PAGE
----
This Thanksgiving holiday we spent time at my brother's home, which is just west of Ft. Worth. They have a beautiful home and property on about 2 acres. The really cool thing about how they've landscaped it is that they've kept much of the native ecosystem intact. This property is in a suburban neighborhood of 1 to 2 acre properties, most of which have the traditional front yard of bermuda or, heaven forbid, St. Augustine grass. Now I have nothing against St. Augustine grass (I have some, actually way too much of it, myself). But the area these homes are located in is suffering from serious water issues and this past year they have been especially dry. Plus, this area is a beautiful ecosystem of hills, creeks, rocks (lots of them), and native plants like yuccas, cacti, and a multitude of different wildflowers.
So when my brother and his wife first moved in and started their "non-landscape", the neighbors were perplexed and some were none too happy. Where was the traditional front yard? Where was the grass and where were the foundation bushes? As you can see in this first photo, there has been some compromise. Buffalo grass was brought in and placed in large drifts from street level up towards the house. The other drifts are plants that were already existing on the property, like Little Bluestem grasses, yuccas, gayfeather, coreopsis, and other wildflowers.
As you get closer to the front porch and house, there are more non-native but well adapted plants. I think this is a key design point - plant what you like but marry it to the sense of place. In this photo you can see the retaining wall they built in front of the porch. It contains old garden roses, salvias, rosemary, artemesia, and other hardy but decorative plants.
There's a parking area/turn-around near the house made of gravel. Stepping stones lead to both the front porch and a "mud room garden". The entrance to the mud room garden has a gate and trellis with a climbing Old Blush rose. In the garden itself are herbs, roses, and flowering plants.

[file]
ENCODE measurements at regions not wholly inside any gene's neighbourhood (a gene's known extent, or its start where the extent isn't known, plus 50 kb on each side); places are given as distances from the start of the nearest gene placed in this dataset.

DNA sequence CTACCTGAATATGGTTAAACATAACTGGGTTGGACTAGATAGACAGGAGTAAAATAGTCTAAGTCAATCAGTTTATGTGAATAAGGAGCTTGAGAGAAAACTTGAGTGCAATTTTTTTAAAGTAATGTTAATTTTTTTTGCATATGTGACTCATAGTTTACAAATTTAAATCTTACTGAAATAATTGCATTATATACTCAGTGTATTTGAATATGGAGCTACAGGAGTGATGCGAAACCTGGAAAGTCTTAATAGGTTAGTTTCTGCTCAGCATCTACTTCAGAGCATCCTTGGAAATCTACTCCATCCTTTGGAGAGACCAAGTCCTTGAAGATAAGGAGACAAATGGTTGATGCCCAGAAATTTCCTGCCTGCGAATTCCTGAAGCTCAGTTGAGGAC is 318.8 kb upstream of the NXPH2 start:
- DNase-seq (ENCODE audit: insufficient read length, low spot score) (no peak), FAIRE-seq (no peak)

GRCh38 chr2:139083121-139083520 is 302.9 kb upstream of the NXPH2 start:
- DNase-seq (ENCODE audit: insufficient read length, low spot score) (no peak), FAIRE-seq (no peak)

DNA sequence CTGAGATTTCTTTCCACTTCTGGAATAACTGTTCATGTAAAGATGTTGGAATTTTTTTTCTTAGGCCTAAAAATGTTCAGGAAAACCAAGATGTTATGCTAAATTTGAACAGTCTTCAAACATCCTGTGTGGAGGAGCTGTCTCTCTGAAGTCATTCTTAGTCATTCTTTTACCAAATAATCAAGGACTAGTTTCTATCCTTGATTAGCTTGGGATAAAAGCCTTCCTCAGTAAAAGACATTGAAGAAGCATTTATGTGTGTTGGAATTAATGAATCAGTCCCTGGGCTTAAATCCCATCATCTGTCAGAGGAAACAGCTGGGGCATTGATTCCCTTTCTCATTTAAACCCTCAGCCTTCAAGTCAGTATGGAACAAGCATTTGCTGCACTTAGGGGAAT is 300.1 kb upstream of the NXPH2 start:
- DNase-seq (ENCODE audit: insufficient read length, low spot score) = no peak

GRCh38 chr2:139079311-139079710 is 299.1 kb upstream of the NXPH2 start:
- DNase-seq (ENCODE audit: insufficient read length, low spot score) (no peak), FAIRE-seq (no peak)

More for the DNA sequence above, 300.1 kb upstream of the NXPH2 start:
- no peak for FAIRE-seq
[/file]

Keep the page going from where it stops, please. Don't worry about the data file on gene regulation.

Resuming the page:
And of course, a little home made rain barrel tops off the mud room garden. All of these pictures were taken just last week but I wish you could see it in springtime. It's a fantastic riot of colorful wildflowers, birds, and butterflies. And most importantly, at least to my mind, it's a sustainable landscape that's well suited to the area.
Jean, What a beautiful house and yard your brother and sister-in-law have. I got your e-mail today and have linked to you:)ReplyDelete
What a wonderful oasis they have created. Bet the neighbors are all envious now.ReplyDelete
Your brother's garden is lovely and so well suited to the native landscape. I hope he converts his neighbors!ReplyDelete
Hi Jean, that is a fantastic property! I love the house and the garden and the uses of native or already growing there things. This is a perfect example of how to do it right!ReplyDelete
Hi Jean, I love what they've done! and I hope that the neighbors start to emulate them. We have the same water issues here, and people are starting to respond by reducing lawns and thirsty plants.ReplyDelete
Jean, I think you should take some credit for the way our property looks. You introduced us to Texas native plants. Carolyn wouldn't buy any plants without bringing the book on Texas Native Plants to the nursery. That's the book you gave her for Christmas. You are a great gardener!ReplyDelete
All - I think the neighbors, at least some of them, are coming around.ReplyDelete
Brian - you all took it much farther than I ever envisioned!
Jean, looking at your great pictures, I think your brother has done an excellent job with his use of native plants in his landscaping projects. Thanks for dropping by my blog and your comments. The Biedenharn family of Monroe, La originated in Vicksburg, MS and were also involved with Coca-Cola bottling later. (That's how they all made so much money!) I love your blog and will add it to my favorite blog list. Hope you and yours will have a happy holiday season. Jon at Mississippi GardenReplyDelete
A wonderful property and philosophy! I wish more folks gardened as they do. GailReplyDelete